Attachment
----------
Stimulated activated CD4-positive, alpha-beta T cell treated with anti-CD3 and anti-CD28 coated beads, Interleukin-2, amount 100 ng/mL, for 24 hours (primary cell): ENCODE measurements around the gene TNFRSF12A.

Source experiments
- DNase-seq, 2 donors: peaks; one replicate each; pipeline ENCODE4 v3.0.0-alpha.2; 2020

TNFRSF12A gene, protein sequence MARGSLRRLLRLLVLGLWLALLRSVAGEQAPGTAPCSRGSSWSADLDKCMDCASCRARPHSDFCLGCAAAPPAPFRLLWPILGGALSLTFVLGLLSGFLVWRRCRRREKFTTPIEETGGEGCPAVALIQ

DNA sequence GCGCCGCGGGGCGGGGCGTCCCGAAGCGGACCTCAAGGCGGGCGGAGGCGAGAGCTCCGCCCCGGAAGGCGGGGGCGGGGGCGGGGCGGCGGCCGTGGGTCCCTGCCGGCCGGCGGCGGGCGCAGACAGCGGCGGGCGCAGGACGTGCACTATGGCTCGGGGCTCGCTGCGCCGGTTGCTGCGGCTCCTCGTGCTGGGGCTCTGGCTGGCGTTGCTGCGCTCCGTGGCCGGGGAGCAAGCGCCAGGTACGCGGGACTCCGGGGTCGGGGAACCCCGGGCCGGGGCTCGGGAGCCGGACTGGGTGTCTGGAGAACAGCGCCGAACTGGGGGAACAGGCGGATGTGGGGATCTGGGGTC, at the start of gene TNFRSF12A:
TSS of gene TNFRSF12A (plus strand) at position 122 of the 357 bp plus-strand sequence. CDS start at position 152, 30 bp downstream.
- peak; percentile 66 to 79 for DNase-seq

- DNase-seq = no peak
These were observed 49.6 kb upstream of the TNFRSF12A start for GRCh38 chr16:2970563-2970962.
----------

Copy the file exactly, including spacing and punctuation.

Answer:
Stimulated activated CD4-positive, alpha-beta T cell treated with anti-CD3 and anti-CD28 coated beads, Interleukin-2, amount 100 ng/mL, for 24 hours (primary cell): ENCODE measurements around the gene TNFRSF12A.

Source experiments
- DNase-seq, 2 donors: peaks; one replicate each; pipeline ENCODE4 v3.0.0-alpha.2; 2020

TNFRSF12A gene, protein sequence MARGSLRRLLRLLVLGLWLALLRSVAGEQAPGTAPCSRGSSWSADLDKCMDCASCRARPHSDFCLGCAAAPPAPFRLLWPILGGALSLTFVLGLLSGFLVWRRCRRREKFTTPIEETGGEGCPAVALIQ

DNA sequence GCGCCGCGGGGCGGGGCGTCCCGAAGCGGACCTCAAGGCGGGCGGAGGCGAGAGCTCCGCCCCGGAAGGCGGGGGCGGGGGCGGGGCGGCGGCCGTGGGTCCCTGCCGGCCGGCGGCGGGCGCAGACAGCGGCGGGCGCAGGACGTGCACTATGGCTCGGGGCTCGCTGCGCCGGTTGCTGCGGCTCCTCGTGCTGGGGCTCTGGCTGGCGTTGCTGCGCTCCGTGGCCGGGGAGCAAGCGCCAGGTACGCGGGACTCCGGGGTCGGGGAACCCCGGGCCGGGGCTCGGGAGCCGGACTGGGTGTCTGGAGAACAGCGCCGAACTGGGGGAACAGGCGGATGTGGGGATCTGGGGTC, at the start of gene TNFRSF12A:
TSS of gene TNFRSF12A (plus strand) at position 122 of the 357 bp plus-strand sequence. CDS start at position 152, 30 bp downstream.
- peak; percentile 66 to 79 for DNase-seq

- DNase-seq = no peak
These were observed 49.6 kb upstream of the TNFRSF12A start for GRCh38 chr16:2970563-2970962.